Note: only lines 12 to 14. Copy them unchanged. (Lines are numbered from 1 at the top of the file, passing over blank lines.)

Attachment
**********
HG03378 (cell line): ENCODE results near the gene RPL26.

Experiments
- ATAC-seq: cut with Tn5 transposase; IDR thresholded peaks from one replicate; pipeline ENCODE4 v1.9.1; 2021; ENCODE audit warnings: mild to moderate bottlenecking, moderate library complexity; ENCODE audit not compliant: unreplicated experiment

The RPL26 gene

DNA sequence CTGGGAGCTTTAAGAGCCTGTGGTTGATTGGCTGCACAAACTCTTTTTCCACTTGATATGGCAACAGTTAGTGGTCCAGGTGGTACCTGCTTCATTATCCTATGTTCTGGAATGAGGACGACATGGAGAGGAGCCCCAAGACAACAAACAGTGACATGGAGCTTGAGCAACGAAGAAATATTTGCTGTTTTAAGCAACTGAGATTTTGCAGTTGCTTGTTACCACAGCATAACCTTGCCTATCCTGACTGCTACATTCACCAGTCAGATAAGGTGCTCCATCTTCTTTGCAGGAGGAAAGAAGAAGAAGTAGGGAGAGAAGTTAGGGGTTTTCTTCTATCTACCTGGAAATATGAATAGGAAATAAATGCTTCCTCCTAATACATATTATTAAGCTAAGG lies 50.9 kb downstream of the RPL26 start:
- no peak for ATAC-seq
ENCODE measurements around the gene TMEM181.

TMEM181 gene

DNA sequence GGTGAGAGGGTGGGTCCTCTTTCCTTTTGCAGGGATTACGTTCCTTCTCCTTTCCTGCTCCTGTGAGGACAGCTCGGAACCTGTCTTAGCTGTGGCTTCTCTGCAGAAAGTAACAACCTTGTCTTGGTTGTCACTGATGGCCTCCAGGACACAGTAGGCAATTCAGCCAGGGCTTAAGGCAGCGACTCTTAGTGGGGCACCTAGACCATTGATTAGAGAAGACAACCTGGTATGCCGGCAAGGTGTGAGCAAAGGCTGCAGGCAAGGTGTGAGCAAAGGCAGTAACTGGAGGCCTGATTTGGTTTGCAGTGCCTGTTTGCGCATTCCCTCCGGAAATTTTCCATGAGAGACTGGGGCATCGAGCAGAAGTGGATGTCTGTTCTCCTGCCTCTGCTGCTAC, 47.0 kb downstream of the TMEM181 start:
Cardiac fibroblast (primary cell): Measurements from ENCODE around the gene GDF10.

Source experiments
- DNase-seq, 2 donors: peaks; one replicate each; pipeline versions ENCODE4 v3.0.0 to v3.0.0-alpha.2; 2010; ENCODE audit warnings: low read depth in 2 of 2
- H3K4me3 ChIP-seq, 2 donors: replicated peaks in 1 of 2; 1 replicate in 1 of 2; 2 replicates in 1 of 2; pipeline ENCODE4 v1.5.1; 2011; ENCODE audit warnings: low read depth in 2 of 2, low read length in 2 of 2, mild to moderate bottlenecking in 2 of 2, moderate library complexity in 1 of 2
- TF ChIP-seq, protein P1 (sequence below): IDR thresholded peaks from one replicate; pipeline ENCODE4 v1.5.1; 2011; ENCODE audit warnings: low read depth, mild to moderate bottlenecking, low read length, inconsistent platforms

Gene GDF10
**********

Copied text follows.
- DNase-seq, 2 donors: peaks; one replicate each; pipeline versions ENCODE4 v3.0.0 to v3.0.0-alpha.2; 2010; ENCODE audit warnings: low read depth in 2 of 2
- H3K4me3 ChIP-seq, 2 donors: replicated peaks in 1 of 2; 1 replicate in 1 of 2; 2 replicates in 1 of 2; pipeline ENCODE4 v1.5.1; 2011; ENCODE audit warnings: low read depth in 2 of 2, low read length in 2 of 2, mild to moderate bottlenecking in 2 of 2, moderate library complexity in 1 of 2
- TF ChIP-seq, protein P1 (sequence below): IDR thresholded peaks from one replicate; pipeline ENCODE4 v1.5.1; 2011; ENCODE audit warnings: low read depth, mild to moderate bottlenecking, low read length, inconsistent platforms